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AP: Ex-NCAA investigator wanted to use Shapiro as consultant


At this point, would you expect anything else? Because it appears the numerous missteps taken by members of the NCAA’s enforcement staff in handling the Miami investigation are just part of the story.

Tim Reynolds of the Associated Press reports that former NCAA Director of Enforcement Ameen Najjar wrote a letter two years ago on behalf of ex-Miami booster Nevin Shapiro to U.S. District Judge Susan Wigenton suggesting the NCAA could eventually hire Shapiro.

The letter, obtained by the AP,  was dated June 3, 2011, four days before Wigenton sentenced Shapiro to 20 years in prison for his participation in a $1 billion Ponzi scheme. In it, Najjar says Shapiro could be a consultant/educator for the NCAA, perhaps implying a lighter sentence be in order.

“Throughout the course of our interactions, it is my belief that Mr. Shapiro possesses a unique depth of knowledge and experience concerning representatives athletics interest (‘Boosters’), agents and the provision of extra-benefits to student-athletes,” the letter reads.

Najjar, as you may recall, was singled out in an external report from the NCAA last month for orchestrating a plan where Shapiro’s attorney, Maria Elena Perez, would depose witnesses in a bankruptcy suit for information relevant to the Miami investigation in exchange for money. The NCAA’s legal team didn’t sign off on the idea since it’s kinda not allowed, but Najjar (aka “Maverick”) went through with it anyway, telling former VP of Enforcement Julie Roe Lach that it was given the green light.

Lach was terminated last month. Najjar no longer works for the NCAA.

As far out as it sounds, the notion of using an ex-booster to gain insight and educate member schools isn’t a terrible one in theory. But considering what Shapiro was facing combined with the fact that Najjar didn’t appear to be a real “by the books” kind of guy? Yeah, probably not the best course of action.

How the NCAA plans to explain this one, if it plans to, will be interesting to see.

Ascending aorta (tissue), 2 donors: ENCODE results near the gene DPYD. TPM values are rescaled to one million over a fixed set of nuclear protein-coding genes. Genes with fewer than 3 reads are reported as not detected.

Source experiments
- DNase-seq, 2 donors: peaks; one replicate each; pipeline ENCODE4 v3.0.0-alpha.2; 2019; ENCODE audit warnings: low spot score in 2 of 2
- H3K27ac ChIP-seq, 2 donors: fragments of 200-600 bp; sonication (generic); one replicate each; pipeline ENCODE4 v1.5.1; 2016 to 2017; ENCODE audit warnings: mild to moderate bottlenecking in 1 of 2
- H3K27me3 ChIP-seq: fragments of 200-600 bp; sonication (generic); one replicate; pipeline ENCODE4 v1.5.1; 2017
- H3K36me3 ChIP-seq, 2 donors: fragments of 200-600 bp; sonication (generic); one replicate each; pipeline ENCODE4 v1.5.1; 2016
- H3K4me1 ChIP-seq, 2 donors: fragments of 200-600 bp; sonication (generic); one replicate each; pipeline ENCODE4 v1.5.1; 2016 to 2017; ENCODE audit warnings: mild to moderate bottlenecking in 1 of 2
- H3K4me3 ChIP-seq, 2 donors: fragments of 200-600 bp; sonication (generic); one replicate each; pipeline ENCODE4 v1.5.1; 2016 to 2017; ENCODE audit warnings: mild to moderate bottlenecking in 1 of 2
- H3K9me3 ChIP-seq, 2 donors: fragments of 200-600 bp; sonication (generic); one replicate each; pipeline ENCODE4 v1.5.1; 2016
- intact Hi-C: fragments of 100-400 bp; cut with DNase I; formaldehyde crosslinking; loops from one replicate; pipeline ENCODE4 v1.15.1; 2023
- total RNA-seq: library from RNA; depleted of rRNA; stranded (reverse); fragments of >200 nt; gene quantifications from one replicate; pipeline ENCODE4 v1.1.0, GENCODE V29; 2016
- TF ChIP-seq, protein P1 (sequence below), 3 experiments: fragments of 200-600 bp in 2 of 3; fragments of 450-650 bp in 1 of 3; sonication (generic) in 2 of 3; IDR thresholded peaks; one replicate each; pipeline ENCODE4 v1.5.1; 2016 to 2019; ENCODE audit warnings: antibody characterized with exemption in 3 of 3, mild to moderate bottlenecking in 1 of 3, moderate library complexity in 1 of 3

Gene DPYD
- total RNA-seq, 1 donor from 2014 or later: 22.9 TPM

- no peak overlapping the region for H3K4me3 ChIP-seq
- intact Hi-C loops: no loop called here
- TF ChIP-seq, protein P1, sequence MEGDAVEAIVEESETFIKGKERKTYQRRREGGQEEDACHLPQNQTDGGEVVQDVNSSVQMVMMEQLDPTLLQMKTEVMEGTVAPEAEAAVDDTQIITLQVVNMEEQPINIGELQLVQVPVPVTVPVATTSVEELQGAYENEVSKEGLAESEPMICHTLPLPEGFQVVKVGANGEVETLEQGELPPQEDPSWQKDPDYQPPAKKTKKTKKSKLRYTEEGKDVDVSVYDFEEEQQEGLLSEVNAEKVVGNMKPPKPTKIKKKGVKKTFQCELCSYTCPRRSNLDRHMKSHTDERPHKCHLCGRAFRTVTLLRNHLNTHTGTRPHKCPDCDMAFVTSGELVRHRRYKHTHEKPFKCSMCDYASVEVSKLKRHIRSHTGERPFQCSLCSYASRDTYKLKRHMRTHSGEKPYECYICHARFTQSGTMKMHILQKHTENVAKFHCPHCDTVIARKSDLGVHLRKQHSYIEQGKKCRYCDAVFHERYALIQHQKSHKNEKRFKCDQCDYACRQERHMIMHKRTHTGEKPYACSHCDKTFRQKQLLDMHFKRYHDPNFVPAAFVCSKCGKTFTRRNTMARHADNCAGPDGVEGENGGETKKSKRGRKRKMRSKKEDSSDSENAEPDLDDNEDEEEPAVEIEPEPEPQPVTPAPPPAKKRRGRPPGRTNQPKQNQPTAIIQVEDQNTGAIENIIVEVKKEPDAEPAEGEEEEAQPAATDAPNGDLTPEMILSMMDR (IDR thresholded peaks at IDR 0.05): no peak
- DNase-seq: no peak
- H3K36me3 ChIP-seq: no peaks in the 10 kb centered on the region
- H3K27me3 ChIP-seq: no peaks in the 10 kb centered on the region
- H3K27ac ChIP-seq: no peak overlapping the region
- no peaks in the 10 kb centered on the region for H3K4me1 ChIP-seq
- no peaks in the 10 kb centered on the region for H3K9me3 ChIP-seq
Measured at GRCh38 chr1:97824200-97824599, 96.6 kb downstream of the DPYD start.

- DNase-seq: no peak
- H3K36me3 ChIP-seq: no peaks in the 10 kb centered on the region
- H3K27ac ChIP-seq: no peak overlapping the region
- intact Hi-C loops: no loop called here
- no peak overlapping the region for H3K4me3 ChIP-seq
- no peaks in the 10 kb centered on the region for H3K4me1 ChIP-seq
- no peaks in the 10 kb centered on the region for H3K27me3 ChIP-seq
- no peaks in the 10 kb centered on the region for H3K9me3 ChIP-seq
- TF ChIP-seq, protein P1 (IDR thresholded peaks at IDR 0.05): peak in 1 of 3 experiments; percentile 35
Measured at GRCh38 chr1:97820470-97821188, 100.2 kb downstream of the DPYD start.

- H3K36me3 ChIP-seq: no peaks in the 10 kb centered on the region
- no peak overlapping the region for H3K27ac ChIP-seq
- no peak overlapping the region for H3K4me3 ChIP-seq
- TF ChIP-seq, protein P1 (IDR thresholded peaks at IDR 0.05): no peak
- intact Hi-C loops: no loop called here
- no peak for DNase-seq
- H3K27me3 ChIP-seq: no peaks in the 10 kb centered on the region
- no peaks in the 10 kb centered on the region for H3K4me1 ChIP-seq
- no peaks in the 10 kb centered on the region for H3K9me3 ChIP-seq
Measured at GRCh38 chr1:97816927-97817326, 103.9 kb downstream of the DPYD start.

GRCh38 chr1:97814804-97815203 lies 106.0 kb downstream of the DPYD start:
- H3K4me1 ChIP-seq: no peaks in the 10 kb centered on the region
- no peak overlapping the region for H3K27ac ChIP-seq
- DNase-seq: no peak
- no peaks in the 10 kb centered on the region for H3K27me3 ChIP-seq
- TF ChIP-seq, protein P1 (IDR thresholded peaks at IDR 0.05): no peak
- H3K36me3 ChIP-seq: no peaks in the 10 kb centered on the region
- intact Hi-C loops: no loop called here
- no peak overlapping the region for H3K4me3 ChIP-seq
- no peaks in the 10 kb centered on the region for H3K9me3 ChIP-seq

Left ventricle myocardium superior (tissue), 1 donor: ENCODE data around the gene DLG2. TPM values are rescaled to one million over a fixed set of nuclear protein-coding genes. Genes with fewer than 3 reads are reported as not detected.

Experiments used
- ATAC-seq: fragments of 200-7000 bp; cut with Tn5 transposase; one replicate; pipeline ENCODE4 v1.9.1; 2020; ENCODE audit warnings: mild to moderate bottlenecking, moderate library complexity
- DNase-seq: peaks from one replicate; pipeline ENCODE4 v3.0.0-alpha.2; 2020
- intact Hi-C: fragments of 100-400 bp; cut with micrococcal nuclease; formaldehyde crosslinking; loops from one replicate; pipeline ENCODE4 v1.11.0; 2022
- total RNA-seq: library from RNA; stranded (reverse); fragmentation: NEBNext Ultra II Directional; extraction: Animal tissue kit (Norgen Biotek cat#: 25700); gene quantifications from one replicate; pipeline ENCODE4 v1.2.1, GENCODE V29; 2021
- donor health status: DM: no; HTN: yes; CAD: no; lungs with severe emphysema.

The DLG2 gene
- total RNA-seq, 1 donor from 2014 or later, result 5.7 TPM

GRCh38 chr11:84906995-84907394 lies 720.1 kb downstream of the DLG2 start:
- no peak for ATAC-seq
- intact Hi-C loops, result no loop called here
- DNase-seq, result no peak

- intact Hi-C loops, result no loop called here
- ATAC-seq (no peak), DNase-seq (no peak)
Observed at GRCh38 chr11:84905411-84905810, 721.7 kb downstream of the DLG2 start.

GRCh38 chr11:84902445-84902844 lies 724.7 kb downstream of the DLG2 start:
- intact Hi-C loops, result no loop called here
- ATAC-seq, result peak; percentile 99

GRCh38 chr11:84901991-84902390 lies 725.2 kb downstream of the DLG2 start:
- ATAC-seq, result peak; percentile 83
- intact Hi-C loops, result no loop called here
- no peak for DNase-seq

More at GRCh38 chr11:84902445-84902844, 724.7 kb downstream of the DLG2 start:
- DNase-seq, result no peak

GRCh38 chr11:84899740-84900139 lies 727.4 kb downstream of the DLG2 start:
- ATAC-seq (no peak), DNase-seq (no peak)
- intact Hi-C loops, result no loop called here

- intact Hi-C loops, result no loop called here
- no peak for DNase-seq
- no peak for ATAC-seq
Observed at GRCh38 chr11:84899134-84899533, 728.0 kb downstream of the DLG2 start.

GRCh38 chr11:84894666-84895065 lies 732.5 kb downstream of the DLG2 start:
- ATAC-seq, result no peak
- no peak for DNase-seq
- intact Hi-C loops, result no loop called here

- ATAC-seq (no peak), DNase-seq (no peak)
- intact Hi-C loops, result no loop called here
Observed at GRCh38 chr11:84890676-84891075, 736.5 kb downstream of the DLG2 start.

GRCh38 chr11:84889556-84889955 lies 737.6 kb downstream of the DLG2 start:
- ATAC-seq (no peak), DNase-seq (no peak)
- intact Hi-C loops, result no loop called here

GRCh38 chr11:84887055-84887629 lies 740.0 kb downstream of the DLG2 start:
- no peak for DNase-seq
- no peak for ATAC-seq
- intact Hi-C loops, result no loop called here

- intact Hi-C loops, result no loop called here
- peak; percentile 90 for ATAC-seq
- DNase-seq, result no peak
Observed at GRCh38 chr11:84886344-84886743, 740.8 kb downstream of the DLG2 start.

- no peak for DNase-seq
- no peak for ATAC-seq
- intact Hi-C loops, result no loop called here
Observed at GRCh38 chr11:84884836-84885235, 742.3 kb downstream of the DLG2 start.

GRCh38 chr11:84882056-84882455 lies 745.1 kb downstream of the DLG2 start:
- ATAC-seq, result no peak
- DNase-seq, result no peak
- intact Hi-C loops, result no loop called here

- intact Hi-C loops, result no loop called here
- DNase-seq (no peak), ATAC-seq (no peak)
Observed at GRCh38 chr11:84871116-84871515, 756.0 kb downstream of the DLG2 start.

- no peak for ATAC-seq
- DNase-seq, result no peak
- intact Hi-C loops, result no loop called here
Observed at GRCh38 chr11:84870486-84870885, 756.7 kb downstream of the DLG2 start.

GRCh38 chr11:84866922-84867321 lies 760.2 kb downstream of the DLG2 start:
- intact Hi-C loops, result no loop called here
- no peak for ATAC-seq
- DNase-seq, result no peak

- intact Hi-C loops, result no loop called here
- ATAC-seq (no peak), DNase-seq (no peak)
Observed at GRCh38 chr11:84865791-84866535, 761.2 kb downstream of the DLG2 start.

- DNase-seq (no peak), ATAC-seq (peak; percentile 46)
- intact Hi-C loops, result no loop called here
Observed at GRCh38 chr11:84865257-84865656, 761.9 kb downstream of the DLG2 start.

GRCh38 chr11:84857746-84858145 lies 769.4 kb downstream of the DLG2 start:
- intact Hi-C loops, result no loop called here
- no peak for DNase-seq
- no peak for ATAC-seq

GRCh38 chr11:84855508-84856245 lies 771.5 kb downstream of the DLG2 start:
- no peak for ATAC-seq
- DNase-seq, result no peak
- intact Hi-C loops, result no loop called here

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11 Responses to “AP: Ex-NCAA investigator wanted to use Shapiro as consultant”
  1. mcjon22 says: Mar 6, 2013 9:41 PM


  2. necr0philia says: Mar 6, 2013 9:55 PM


  3. chachooga says: Mar 6, 2013 11:53 PM

    Benny K!!! Considering what this guy was facing, yahoo should never have published their “report”!!

    But since it is the U, and so many like you high fived yahoo along with their shady journalism….they gave us their “report” based almost entirely on uncooberated words of the felon.

    Sham scam blam blam

  4. soflosportsfan says: Mar 7, 2013 3:23 AM

    Any lawyers out there. Does UM have any right to sue yahoo! for defamation? According to this definition of “defamation”, UM would have a case?

  5. mj1818 says: Mar 7, 2013 6:52 AM

    The high and mighty NCAA. They are just like the US gorvernment.

  6. mhalt99 says: Mar 7, 2013 7:30 AM

    The high and mighty NCAA. They are just like the US gorvernment.

    How? They take a snow day when it doesn’t snow? Thought only DC did that!

  7. ironman721 says: Mar 7, 2013 7:38 AM

    This just keeps getting better and better everyday!!! Hahaha!

  8. canesgiants says: Mar 7, 2013 9:30 AM

    its amazing to think what a hard on the ncaa had to bust miami. yes they committed some violations but all the shady stuff coming out?? i would hope charles robinson is getting hammered for this. a noted journalist for a major company who relied on a guy who just defrauded people of millions of dollars and took him at his word. the millions of dollars and escalades turned out to be 170,000 and a used washer and dryer. the ncaa admitted if shapiro said it twice it was true. so this 170,000 number at the end of the day is probablyt a lot less. miami just needs to sit back and let the ncaa just kill themselves. u know peoples names are going to get tarnished who used to work for the ncaa and i would think those people would try to clear their names

  9. canesgiants says: Mar 7, 2013 9:35 AM

    how pissed would u be if u were one of the families that had all their money taken away and here is a major organization writing a letter on his behalf to try and get his jailtime reduced AND to basically say he would be an assett to the ncaa

  10. mogogo1 says: Mar 7, 2013 11:35 AM

    Can there be any doubt now where that $20,000 the NCAA paid for “depositions” really went?

  11. 305fan says: Mar 7, 2013 2:53 PM

    This has been a witch hunt from the start. Only the brain washed anti-Miami fans see it differently. Sure Miami may have commited some violations, but not to the extreme that Yahoo media portrayed it. Thee NCAA has opened their own pandoras box, and are looking more and more like criminal organization they are.

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